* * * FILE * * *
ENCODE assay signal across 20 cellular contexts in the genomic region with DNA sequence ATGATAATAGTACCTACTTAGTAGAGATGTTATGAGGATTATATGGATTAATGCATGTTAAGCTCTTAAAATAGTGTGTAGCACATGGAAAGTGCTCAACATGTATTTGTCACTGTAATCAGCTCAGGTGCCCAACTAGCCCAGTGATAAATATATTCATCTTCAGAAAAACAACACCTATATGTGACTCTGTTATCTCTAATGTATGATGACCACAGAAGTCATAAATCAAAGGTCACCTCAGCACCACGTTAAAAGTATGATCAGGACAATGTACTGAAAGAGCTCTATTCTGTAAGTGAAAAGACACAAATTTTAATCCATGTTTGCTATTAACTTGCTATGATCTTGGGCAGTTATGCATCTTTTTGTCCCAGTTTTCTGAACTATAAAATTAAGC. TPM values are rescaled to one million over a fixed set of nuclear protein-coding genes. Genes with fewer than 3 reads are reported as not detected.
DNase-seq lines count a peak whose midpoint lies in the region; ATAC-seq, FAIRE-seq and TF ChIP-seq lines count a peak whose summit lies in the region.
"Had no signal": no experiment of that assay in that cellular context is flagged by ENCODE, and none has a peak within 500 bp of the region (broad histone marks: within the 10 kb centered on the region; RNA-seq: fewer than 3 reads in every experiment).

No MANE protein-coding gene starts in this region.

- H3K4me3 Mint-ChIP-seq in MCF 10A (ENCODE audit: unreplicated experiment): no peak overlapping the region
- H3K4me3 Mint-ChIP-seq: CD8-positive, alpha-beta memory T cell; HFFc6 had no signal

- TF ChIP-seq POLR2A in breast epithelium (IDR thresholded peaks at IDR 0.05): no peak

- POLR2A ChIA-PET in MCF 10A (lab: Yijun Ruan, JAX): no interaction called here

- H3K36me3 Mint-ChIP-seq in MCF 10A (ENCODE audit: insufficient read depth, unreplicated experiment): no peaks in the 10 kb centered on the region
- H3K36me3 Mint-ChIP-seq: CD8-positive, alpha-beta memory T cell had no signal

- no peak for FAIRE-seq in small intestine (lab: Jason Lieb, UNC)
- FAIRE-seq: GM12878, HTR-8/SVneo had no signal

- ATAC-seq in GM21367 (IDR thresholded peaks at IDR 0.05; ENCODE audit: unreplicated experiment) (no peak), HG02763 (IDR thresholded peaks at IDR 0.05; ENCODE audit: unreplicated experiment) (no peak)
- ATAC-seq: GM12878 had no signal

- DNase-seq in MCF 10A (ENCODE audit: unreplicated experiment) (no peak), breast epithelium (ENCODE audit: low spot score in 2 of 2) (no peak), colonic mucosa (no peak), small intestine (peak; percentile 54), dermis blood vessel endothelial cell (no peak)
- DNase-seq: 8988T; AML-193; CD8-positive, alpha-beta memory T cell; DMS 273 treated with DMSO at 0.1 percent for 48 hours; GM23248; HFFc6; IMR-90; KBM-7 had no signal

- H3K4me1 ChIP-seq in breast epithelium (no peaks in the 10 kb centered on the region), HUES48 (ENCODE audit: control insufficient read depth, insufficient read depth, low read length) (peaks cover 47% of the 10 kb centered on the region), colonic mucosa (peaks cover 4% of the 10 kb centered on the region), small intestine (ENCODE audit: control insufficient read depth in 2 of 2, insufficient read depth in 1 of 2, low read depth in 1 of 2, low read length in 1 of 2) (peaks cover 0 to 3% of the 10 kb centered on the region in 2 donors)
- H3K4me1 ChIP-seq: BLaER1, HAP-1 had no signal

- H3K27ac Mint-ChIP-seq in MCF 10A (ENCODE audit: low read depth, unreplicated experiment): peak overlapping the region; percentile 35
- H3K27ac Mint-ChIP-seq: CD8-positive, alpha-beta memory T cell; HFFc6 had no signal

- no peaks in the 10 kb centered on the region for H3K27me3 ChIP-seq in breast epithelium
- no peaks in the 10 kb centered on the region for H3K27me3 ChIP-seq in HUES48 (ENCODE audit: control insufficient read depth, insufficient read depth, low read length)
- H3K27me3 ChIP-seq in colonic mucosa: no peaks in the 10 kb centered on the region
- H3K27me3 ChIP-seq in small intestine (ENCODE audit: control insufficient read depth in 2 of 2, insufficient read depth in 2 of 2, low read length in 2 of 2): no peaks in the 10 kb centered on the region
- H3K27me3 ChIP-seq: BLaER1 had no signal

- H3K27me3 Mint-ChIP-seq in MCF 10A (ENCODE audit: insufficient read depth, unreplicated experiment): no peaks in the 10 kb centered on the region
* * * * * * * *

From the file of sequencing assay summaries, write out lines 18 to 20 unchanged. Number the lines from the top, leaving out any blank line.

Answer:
- H3K4me1 ChIP-seq: BLaER1, HAP-1 had no signal

- H3K27ac Mint-ChIP-seq in MCF 10A (ENCODE audit: low read depth, unreplicated experiment): peak overlapping the region; percentile 35
- H3K27ac Mint-ChIP-seq: CD8-positive, alpha-beta memory T cell; HFFc6 had no signal